David ole Risa is a real risk taker. After years of gambling with unpredictable weather, livestock diseases and low returns from his herd of traditional cattle, he disposed of his entire herd and tried his hand in commercial crop farming. Today, the farmer from Naserian village, Kajiado County grows vegetables and fruits and has a reason to smile.
Though he is now settled, he admits that the journey has been interesting.
Risa is living testimony that with application of technology, Kajiado and other dry areas in the country can be converted into bread baskets. His journey into horticulture farming started in 2011 after attending an empowerment seminar hosted by a local NGO, the Neighbours Initiative Alliance.
The NGO teaches pastoralists on alternative forms of farming like crop growing.
The seminar he says, was an eye opener. “After listening keenly to the lessons and discussions, I left for home fully convinced that I would sell my herd of cattle, drill water in my shamba and embark on small-scale irrigation,” he says.
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One chilly morning, he went round the village announcing to neighbours that was selling his nearly 200 Zebu cattle the following day.
“Many thought I was kidding. Others thought the old man had probably gone nuts. But I was clear in my mind what I wanted to do and paid little attention to what people said,” he recalls.The following morning his homestead was flooded with interested buyers.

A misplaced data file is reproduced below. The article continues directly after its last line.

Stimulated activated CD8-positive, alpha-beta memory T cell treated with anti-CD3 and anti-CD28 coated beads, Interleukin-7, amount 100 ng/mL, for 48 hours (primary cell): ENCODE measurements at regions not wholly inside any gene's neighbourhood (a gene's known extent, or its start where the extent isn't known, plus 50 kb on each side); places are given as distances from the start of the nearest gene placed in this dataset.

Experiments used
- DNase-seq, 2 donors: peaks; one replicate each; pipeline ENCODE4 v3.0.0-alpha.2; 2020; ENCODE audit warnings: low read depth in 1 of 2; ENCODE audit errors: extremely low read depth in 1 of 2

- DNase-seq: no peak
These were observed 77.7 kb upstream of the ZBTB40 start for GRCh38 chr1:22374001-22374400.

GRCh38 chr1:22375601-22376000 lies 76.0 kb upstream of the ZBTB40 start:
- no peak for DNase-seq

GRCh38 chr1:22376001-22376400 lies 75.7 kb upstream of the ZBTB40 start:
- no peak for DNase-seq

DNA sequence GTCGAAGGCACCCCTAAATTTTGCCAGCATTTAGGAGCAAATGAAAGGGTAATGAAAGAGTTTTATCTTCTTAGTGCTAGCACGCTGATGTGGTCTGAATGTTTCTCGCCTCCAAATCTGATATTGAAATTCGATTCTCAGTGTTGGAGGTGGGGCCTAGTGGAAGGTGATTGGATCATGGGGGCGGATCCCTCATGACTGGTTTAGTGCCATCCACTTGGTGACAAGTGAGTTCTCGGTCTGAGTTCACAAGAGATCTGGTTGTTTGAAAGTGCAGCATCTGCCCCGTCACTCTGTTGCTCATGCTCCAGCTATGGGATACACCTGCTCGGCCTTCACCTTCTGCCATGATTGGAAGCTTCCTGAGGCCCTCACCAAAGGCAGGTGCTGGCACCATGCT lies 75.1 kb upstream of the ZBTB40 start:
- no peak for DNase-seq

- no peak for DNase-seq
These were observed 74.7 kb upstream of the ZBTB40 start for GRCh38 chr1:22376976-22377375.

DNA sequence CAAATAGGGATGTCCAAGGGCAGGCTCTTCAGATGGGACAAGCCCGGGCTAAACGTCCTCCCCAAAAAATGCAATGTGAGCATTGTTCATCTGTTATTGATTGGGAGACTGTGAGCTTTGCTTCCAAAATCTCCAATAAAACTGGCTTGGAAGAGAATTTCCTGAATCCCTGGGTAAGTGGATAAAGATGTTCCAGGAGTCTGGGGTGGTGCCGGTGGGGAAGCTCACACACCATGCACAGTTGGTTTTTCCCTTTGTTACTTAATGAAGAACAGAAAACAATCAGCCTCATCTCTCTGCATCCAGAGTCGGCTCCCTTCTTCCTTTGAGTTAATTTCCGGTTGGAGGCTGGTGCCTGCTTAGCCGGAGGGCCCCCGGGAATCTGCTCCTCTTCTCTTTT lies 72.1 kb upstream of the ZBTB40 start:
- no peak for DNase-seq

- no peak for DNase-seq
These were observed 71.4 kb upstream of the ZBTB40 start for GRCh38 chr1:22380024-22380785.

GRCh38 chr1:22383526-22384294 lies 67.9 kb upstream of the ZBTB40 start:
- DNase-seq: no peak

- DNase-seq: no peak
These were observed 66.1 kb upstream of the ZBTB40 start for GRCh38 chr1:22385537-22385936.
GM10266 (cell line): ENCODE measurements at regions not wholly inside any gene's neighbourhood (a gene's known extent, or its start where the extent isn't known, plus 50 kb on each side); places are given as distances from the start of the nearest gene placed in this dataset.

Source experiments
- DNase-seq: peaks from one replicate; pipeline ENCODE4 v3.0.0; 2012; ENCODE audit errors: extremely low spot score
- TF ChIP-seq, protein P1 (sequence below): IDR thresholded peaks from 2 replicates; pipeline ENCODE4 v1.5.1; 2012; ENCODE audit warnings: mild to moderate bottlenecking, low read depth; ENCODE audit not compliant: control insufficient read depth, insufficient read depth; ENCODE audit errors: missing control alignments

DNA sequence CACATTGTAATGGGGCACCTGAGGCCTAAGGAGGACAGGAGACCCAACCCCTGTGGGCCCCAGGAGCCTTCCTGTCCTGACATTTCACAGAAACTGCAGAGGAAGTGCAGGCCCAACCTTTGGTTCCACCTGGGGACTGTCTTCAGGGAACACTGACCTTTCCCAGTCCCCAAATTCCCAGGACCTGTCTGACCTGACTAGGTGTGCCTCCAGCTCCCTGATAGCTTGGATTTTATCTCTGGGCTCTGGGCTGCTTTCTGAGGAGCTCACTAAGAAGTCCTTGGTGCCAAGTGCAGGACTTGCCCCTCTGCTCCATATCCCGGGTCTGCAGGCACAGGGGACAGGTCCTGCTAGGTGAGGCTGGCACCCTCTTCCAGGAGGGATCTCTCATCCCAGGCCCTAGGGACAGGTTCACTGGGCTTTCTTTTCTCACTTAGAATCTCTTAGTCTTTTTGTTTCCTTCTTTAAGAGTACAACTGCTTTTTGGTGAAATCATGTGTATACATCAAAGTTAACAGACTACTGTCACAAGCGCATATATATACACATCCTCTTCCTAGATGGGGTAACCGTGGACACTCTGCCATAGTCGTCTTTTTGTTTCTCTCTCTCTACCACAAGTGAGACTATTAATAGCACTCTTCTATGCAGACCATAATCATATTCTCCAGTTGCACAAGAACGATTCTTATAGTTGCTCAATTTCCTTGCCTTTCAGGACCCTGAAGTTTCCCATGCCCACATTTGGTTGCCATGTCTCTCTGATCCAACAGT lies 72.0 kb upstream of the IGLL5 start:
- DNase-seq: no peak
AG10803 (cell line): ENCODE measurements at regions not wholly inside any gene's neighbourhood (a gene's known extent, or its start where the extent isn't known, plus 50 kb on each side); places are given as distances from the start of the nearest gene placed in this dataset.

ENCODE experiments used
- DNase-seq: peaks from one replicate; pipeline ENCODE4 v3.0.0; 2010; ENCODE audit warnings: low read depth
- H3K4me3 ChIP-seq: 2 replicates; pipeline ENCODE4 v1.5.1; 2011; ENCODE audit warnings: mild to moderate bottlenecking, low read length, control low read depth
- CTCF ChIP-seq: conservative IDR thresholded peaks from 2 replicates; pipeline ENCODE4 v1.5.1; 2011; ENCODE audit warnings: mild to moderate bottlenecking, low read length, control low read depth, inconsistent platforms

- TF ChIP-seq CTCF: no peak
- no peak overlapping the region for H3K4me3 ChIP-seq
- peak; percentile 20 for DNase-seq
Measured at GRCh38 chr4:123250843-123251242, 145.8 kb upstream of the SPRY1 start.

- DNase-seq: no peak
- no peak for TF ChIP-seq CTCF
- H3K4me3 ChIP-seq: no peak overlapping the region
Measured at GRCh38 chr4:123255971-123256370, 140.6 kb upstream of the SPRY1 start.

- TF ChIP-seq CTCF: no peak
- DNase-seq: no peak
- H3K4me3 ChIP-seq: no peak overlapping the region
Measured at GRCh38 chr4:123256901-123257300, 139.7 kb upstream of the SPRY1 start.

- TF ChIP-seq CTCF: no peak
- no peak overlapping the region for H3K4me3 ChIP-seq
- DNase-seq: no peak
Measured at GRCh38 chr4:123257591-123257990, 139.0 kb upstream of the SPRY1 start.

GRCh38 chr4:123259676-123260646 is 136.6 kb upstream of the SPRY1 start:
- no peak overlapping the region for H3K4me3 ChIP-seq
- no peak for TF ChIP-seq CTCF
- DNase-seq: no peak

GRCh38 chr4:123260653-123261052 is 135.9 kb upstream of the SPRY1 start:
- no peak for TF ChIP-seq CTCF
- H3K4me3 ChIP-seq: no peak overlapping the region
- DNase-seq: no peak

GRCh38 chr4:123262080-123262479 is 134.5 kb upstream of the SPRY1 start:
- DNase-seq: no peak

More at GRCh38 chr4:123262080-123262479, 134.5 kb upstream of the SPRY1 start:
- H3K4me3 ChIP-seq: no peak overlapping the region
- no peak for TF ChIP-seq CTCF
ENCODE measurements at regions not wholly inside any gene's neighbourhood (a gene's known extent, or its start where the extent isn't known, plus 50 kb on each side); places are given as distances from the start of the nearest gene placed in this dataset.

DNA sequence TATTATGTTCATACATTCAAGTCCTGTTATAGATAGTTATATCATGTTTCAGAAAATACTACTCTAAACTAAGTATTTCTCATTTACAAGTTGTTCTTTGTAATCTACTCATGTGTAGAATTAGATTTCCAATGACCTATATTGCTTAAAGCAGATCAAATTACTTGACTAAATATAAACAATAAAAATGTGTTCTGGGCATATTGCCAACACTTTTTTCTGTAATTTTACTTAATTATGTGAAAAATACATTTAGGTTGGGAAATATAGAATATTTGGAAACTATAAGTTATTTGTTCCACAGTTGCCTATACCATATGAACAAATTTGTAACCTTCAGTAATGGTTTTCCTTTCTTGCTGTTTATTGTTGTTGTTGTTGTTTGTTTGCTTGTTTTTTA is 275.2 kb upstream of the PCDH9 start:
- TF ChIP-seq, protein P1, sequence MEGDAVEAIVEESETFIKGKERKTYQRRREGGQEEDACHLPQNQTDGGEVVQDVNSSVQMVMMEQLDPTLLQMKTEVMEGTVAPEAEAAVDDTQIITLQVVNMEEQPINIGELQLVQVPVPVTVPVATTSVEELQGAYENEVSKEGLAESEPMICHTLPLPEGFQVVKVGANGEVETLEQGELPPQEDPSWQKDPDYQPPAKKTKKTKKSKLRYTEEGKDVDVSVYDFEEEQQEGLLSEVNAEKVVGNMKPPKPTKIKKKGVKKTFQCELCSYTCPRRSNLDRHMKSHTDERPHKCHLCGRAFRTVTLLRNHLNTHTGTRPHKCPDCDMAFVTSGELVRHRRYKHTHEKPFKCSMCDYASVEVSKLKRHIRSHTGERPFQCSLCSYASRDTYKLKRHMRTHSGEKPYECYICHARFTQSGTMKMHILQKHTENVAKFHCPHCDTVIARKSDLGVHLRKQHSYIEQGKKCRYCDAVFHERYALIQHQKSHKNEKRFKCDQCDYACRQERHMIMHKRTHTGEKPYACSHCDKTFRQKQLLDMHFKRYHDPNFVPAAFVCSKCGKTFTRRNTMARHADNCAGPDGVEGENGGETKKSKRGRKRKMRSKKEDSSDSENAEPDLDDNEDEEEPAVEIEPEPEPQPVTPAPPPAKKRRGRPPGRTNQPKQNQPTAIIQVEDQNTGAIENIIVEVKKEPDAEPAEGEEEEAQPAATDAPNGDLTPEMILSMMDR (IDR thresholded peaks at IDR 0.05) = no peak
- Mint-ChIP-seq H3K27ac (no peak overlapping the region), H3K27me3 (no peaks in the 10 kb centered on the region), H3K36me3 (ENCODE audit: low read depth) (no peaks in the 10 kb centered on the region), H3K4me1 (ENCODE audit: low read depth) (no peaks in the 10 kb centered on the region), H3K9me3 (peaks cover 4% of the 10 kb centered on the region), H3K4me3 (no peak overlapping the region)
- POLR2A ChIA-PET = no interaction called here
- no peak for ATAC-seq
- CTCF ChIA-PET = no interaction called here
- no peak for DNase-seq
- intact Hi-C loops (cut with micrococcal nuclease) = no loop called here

“Within two weeks there was not a single traditional cow in my compound,” he says.
After the ‘big sale’ he ready to embark on his next project.
To start off, he had to solve the water problem. Towards this end, Risa sank a dam, bought a small generator and put his shamba on drip-irrigation. He also bought an old pick-up vehicle to attend to the chores demanded of his new venture.
With the basic logistics in place, the daring farmer, though with little formal education, embarked on a market research. He learnt that onions were on high demand and the market in Kajiado and Nairobi was always under-supplied. For that he set aside three acres of his land for cultivation of onions.
He also learnt that one could never go wrong growing vegetables as the demand was insatiable.
For vegetable growing, he set aside another chunk of land to grow cabbages and spinach. In the process, he also discovered that traditional vegetables like managu and terere were popular in urban areas. He chose to go big on indigenous vegetable farming.
After several hits and misses, he perfected the art of crop growing. But in this valley of learning, he took with him many lessons.
First, to succeed in horticulture farming, it is wise to go for low-cost production, but high-return crops. These include sukuma wiki, managu and terere.
He says: “Most of the high-value crops like vegetables, fruits and flowers are also very perishable. Growing them without a market in mind can be devastating. The whole harvest can rot as you watch. Alternatively, you would be required to invest heavily in refrigeration which can drain away all your profits.”
Lesson number two, cultivate your crops with a market in mind.
“You see the big mistake most people make is to start growing certain